“These items are extremely valuable, and we need to ensure that they are preserved now before they are lost, damaged, or inadvertently thrown out,” advised Saul. “People previously did not know what to do with these documents and memorabilia, and now that there is a permanent place for them, they will continue to tell the story of the Japanese American World War II experience.”

Saul has investigated other possible options, and concluded that the Library of Congress is one of the best repositories for such artifacts. Unlike many other museums or libraries, the items are made available to the public at no cost, without copyright, which gives them the ability to be widely disseminated. Furthermore, there is a department set up specifically to preserve memories of WWI and WWII veterans, and appropriate items would become part of that special collection. Lastly, the artifacts are preserved in perpetuity in our nation’s library, so permanent access to all is assured.

Before the artifacts are donated to the Library of Congress, Saul said that he scans the items, then gives a copy to the family and to the organization. Artifacts can then be mailed or hand-delivered to the Library of Congress in Washington D.C. Once the items are received, a letter of acknowledgment is given to the donor.

Tentatively scheduled this April, Saul will be traveling to our nation’s Capitol to donate his extensive collection of photographs and archival materials. The items will be presented to the head of the Library of Congress and head of the Military Special Collections Department. Saul has invited members of our chapter who would also like to donate items to coordinate their visits with his, so that their artifacts can be presented at the same time. Alternatively, Saul offered to help organize a Twin Cities JACL group presentation in the future. If donors are not able to present their donations in person, Saul is also willing to hand-deliver them on their behalf.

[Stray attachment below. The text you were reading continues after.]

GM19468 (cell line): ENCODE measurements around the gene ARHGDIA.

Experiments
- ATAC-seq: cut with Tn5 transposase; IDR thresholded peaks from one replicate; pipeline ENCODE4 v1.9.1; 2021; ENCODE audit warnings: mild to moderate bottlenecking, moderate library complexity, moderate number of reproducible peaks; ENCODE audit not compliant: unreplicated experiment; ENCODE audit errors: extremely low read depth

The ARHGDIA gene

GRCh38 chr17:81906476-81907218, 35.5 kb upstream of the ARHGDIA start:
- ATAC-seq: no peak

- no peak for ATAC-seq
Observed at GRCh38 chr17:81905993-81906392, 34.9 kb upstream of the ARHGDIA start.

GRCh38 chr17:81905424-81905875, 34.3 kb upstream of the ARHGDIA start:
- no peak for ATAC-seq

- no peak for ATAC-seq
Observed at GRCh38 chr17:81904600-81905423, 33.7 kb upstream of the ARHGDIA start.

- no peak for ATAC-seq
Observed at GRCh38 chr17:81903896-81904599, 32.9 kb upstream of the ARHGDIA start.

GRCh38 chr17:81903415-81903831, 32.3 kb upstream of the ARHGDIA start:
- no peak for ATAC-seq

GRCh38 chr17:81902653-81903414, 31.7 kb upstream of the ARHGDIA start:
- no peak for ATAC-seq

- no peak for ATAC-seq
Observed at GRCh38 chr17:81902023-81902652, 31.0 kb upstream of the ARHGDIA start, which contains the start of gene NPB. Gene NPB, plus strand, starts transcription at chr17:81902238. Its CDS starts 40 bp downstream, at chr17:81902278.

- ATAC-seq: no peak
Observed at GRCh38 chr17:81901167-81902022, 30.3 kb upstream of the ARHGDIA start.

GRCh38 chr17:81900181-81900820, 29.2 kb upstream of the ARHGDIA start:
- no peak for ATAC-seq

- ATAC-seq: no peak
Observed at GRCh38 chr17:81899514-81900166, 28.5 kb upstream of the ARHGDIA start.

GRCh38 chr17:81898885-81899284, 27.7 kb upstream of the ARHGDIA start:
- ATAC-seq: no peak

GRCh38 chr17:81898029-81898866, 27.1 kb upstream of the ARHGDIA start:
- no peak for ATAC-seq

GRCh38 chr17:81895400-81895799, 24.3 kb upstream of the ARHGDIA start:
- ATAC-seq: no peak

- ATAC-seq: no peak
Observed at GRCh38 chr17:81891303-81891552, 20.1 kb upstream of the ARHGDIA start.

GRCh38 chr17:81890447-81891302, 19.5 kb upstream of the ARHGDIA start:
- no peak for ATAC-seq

In addition to passing the artifacts down and making them available to the families and Japanese American community, these items are important to the broader community for future education and research to learn about the Japanese American experience during World War II. Because the Japanese American community in Minnesota is unique, with Camp Savage and Fort Snelling being an influence on drawing Issei and Nisei to this area during and following World War II, artifacts from the Twin Cities JACL members would greatly enrich the collection in the Library of Congress.

“We encourage our members to look through basements, attics, closets, shelves, files, drawers, boxes, and other belongings for any items from pre-World War II, incarceration, and resettlement, such as photos, albums, newspaper clippings, letters, diaries, drawings, sketches, cartoons, and even clothing, handmade articles, and art pieces,” stated Sally Sudo, TC JACL Education Committee chair. “Even if you think the item isn’t important or worth saving, please check with us first before giving it away or tossing it out.”

Contact Sally Sudo at 952-835-7374 for more information about making donations to the Library of Congress.